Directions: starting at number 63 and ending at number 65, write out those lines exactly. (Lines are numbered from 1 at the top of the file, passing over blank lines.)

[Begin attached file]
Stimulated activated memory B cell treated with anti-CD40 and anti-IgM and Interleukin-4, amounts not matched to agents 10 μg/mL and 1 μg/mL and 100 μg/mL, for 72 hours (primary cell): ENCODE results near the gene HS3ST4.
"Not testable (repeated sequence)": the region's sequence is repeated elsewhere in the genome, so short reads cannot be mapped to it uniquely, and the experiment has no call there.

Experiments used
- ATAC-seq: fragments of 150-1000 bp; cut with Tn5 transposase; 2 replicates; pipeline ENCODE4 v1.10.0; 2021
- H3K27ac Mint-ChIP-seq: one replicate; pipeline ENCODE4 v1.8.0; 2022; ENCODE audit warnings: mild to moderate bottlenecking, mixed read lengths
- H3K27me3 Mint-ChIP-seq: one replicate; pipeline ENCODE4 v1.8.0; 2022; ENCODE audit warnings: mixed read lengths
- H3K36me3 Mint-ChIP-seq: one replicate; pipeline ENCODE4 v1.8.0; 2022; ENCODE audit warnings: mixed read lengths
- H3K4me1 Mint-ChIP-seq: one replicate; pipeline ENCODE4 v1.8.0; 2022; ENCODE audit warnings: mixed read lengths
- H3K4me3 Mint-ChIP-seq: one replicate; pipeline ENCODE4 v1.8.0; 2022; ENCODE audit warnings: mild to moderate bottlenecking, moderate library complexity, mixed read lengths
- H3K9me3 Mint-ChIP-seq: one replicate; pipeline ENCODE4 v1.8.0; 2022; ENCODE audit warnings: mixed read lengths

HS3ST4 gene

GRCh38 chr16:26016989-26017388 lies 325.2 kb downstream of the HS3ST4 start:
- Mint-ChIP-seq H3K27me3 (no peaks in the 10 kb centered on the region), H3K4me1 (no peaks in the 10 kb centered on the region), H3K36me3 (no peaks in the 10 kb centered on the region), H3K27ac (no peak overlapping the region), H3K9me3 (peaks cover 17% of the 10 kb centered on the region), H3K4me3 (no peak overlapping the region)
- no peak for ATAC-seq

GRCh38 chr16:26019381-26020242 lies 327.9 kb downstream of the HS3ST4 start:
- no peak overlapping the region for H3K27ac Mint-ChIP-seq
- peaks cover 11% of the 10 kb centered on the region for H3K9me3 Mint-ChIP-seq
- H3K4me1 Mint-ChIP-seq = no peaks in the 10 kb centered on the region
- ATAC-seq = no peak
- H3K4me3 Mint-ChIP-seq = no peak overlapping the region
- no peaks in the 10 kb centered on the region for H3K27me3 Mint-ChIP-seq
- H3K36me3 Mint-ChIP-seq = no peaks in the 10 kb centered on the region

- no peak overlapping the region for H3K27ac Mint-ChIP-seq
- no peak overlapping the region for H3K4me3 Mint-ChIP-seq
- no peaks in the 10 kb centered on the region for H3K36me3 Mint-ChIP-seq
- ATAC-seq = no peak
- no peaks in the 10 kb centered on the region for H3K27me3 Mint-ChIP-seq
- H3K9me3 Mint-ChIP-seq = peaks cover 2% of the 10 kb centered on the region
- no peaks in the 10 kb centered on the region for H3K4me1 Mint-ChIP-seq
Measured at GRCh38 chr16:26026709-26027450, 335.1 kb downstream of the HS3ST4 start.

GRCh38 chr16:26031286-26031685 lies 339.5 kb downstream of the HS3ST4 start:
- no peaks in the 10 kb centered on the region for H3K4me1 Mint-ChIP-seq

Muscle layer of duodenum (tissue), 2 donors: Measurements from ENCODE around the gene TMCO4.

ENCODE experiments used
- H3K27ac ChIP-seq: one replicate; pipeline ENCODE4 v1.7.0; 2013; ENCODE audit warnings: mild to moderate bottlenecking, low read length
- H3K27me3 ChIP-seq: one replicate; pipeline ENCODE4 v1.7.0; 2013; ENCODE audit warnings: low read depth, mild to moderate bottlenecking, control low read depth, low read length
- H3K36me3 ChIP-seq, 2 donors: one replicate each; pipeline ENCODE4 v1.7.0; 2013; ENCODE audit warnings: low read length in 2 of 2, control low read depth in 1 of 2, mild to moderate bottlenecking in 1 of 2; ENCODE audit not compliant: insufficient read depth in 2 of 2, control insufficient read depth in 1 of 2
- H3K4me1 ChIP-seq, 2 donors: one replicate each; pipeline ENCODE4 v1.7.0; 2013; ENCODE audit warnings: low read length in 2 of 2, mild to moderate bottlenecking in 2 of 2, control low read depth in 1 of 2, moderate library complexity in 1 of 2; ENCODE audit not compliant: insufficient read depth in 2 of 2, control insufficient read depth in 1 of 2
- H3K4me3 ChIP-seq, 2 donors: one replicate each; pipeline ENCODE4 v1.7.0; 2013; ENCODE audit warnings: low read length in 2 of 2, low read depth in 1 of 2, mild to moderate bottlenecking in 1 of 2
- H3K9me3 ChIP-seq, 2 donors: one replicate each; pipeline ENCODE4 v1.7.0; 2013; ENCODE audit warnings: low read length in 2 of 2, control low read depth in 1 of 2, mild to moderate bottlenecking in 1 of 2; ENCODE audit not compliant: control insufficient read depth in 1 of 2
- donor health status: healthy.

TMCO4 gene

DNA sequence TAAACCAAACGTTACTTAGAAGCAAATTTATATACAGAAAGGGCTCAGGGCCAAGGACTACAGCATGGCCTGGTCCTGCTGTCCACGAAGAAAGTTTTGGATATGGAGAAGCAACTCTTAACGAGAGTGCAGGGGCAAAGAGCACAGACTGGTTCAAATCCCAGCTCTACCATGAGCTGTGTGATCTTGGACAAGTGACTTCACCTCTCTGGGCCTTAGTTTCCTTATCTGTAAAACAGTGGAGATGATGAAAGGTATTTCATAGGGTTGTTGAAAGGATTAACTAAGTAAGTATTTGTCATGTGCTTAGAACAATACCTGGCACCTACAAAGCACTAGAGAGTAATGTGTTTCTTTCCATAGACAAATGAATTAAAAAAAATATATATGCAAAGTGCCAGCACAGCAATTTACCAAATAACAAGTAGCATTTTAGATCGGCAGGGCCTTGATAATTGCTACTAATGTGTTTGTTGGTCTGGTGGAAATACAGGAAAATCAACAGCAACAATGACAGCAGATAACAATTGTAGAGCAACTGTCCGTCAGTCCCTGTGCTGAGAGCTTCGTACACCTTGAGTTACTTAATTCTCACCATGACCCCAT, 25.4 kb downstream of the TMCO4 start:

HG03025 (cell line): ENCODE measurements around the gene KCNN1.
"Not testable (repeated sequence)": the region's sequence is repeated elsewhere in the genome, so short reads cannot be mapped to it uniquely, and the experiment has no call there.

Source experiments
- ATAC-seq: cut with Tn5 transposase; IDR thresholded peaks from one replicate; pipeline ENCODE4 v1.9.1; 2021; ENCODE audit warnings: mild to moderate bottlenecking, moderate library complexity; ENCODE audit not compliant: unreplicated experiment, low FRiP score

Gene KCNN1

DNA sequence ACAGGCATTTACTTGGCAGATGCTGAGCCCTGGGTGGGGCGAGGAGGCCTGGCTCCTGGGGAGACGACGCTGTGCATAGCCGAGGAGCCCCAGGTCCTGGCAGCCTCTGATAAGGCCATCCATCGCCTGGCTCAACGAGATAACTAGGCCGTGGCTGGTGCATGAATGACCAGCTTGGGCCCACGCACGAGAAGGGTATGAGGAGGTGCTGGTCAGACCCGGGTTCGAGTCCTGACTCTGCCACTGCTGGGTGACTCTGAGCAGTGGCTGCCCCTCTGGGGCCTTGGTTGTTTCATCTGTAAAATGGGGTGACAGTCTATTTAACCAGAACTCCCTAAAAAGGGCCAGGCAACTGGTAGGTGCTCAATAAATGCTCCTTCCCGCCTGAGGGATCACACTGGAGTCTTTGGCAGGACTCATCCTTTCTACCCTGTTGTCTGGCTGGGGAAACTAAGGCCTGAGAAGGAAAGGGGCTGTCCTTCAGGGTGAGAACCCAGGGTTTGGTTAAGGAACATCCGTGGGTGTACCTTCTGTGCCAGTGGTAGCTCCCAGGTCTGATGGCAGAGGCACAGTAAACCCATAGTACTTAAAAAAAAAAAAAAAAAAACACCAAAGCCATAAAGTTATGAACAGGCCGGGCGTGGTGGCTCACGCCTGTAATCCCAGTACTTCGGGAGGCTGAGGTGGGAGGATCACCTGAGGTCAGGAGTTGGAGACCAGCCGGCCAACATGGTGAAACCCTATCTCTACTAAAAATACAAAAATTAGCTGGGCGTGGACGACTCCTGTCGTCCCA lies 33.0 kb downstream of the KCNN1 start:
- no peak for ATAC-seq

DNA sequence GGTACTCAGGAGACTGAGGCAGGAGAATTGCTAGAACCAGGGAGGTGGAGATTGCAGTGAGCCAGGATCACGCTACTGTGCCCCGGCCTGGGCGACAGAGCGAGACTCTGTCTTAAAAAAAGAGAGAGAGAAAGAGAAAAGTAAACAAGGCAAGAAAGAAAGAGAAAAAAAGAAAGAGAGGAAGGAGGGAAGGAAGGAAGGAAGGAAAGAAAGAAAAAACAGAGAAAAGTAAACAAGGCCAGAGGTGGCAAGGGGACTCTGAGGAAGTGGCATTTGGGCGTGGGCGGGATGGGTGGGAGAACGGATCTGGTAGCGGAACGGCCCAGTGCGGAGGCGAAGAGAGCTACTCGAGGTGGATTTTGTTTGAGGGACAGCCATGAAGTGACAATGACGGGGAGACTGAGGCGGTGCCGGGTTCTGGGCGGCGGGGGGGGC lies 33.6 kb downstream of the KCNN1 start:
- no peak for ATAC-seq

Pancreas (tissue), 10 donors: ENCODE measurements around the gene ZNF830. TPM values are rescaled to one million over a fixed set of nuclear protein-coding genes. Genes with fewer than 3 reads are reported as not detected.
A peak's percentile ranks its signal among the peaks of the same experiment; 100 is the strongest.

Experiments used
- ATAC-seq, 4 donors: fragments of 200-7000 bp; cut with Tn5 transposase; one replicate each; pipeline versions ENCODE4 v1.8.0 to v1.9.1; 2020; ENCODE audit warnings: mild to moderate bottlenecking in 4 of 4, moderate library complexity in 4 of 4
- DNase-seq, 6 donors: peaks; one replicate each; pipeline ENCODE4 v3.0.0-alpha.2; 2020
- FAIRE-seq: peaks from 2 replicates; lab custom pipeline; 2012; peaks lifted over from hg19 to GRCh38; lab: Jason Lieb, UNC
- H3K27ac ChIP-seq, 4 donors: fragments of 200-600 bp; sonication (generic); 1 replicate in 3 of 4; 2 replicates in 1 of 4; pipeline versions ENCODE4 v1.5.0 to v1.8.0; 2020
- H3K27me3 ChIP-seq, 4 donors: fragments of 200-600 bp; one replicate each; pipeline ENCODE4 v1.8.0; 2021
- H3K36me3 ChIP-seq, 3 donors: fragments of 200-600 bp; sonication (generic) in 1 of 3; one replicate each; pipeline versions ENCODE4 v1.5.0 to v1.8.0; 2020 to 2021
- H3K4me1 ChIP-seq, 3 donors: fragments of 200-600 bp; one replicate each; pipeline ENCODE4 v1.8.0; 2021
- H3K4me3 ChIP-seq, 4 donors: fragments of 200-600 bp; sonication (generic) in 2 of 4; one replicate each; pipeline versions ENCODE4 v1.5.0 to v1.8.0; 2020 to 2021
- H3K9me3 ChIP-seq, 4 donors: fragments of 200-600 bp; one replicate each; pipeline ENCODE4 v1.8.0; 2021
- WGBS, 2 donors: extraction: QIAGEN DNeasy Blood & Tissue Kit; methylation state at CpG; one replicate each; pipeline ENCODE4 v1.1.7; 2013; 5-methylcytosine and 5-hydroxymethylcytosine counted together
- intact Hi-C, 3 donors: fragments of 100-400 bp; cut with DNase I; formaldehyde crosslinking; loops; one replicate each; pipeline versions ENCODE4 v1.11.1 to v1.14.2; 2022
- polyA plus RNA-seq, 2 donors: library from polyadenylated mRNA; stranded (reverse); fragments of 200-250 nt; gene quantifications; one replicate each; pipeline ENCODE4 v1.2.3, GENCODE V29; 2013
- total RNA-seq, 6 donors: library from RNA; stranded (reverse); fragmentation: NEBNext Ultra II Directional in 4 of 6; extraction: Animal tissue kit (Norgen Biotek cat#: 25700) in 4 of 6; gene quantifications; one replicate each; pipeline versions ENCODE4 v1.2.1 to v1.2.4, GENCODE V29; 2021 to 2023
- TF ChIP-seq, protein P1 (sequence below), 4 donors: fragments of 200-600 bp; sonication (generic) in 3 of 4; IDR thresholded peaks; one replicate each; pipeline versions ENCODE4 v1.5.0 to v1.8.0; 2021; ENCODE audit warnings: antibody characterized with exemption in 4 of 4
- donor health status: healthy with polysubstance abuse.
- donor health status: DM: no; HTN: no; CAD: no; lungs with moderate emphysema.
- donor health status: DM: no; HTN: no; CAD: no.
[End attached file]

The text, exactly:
- H3K4me3 ChIP-seq, 4 donors: fragments of 200-600 bp; sonication (generic) in 2 of 4; one replicate each; pipeline versions ENCODE4 v1.5.0 to v1.8.0; 2020 to 2021
- H3K9me3 ChIP-seq, 4 donors: fragments of 200-600 bp; one replicate each; pipeline ENCODE4 v1.8.0; 2021
- WGBS, 2 donors: extraction: QIAGEN DNeasy Blood & Tissue Kit; methylation state at CpG; one replicate each; pipeline ENCODE4 v1.1.7; 2013; 5-methylcytosine and 5-hydroxymethylcytosine counted together